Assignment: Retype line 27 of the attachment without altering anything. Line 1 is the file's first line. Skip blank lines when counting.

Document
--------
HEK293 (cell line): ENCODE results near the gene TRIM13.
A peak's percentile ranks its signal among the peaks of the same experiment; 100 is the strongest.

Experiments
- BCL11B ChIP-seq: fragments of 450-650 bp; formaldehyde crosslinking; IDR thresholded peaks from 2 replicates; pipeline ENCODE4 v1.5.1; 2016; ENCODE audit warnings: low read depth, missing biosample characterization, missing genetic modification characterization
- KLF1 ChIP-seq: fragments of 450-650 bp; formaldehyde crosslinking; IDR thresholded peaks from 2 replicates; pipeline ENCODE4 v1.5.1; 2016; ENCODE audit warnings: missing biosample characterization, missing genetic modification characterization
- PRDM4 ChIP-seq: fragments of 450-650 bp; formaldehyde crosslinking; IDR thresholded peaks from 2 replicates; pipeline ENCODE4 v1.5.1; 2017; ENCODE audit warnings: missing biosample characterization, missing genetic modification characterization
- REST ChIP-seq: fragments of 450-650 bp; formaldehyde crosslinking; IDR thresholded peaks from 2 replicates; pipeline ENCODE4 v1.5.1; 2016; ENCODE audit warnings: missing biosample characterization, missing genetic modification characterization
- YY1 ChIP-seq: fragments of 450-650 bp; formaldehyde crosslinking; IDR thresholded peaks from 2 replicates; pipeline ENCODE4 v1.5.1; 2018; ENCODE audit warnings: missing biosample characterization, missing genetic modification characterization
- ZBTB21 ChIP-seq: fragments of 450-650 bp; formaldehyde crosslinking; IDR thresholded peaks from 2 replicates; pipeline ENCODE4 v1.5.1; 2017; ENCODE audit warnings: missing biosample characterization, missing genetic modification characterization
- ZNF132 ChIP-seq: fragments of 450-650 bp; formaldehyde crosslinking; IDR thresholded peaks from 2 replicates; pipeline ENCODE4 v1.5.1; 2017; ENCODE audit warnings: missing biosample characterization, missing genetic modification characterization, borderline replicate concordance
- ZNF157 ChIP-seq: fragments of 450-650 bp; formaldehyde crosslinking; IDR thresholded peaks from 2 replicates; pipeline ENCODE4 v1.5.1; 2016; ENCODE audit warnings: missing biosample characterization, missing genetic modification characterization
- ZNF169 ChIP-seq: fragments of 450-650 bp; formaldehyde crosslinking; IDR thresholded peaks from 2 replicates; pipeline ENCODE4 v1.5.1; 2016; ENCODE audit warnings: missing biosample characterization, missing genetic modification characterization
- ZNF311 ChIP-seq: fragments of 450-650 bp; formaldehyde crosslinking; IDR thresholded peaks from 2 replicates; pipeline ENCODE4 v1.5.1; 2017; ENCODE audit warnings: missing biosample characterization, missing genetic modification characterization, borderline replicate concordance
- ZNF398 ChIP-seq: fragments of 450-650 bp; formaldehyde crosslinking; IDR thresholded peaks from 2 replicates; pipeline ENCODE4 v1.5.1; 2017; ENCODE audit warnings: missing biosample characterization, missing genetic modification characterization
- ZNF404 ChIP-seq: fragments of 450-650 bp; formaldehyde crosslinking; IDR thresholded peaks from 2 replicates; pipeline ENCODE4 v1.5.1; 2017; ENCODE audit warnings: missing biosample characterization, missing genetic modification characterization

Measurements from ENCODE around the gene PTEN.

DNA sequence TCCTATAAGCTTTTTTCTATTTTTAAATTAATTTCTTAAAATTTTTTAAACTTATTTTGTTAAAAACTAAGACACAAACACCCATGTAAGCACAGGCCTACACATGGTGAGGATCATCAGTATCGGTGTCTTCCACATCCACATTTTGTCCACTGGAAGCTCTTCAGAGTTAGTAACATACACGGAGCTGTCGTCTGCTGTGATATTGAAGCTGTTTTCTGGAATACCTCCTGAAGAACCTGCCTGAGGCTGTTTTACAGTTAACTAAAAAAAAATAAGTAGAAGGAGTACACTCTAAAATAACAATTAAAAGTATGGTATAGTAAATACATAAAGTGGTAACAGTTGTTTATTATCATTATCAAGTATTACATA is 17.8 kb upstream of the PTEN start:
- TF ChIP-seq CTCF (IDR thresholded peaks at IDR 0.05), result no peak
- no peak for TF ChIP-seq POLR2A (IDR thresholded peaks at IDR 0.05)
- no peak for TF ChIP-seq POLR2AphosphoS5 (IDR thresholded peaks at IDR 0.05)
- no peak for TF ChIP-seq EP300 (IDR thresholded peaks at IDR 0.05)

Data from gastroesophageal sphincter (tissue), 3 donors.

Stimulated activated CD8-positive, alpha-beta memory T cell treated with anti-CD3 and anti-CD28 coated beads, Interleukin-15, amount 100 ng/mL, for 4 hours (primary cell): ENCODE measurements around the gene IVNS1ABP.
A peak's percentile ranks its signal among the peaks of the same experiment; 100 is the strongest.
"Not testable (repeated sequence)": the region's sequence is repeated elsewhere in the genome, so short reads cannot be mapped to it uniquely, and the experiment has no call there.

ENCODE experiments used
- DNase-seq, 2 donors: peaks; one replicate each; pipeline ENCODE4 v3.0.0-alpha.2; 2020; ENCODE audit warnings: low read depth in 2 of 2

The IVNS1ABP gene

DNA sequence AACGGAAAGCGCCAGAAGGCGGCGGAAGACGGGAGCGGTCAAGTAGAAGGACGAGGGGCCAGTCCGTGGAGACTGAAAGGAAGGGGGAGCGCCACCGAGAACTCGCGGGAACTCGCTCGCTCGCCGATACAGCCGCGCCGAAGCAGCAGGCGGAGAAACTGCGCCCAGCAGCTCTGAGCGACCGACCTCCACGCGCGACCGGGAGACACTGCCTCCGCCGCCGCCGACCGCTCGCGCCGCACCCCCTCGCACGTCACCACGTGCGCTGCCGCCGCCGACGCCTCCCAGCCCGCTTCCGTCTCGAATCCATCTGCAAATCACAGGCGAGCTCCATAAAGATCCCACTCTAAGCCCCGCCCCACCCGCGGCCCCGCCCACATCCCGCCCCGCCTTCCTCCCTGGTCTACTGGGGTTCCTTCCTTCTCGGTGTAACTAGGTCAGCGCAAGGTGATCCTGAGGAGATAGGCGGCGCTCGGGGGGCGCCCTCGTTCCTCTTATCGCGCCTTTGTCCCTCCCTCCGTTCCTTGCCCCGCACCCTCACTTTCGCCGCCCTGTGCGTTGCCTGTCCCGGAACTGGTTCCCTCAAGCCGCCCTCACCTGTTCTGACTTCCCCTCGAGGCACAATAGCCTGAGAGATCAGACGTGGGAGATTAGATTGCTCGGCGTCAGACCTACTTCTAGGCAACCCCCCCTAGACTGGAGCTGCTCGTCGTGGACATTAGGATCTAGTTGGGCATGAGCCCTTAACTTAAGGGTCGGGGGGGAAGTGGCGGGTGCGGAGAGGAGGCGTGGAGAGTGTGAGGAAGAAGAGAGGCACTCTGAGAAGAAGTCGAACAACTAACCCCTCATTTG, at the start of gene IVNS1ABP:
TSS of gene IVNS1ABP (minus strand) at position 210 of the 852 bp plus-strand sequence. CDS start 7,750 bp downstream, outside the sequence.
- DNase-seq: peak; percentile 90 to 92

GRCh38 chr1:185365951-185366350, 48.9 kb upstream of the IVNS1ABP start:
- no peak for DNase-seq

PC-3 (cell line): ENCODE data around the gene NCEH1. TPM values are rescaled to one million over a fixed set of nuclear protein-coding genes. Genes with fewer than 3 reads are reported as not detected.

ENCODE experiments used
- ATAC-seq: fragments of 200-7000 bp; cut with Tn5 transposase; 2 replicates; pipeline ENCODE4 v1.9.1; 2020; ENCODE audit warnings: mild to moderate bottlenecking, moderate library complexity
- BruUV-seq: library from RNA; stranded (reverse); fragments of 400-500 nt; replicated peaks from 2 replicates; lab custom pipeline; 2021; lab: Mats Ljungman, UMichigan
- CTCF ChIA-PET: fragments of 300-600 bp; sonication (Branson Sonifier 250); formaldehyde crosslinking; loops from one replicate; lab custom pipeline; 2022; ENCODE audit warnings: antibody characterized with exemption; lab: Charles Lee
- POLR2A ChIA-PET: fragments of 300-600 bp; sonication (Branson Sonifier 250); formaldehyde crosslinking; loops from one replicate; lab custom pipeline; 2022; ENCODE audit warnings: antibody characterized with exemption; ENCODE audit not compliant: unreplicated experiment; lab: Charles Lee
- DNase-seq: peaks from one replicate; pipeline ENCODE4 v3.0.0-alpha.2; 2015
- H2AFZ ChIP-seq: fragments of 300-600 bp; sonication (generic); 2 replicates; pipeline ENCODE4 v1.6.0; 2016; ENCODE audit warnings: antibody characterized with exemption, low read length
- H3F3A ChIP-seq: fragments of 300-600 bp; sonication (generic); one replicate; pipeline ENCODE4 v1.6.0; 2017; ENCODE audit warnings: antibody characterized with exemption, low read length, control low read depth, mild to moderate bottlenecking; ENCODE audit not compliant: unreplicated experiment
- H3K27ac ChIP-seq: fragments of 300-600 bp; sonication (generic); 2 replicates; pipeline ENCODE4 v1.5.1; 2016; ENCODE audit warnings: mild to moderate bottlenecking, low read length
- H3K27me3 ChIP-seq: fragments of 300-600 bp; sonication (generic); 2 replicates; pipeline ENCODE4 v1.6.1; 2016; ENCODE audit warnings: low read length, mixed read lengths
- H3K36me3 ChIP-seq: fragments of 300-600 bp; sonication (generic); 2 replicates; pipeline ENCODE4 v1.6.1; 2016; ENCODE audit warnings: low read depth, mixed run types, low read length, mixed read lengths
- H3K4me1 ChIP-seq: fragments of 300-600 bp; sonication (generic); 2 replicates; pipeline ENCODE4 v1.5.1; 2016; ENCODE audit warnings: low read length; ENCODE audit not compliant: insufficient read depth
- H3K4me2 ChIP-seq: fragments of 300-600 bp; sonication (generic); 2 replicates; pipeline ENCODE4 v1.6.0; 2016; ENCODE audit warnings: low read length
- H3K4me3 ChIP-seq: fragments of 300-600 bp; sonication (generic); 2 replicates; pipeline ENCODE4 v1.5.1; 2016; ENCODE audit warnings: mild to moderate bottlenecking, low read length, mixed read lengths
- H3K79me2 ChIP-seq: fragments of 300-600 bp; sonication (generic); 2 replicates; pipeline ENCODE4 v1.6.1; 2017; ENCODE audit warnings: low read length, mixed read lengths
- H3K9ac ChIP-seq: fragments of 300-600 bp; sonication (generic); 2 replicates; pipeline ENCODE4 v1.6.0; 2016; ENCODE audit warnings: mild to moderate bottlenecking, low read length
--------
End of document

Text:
- DNase-seq, 2 donors: peaks; one replicate each; pipeline ENCODE4 v3.0.0-alpha.2; 2020; ENCODE audit warnings: low read depth in 2 of 2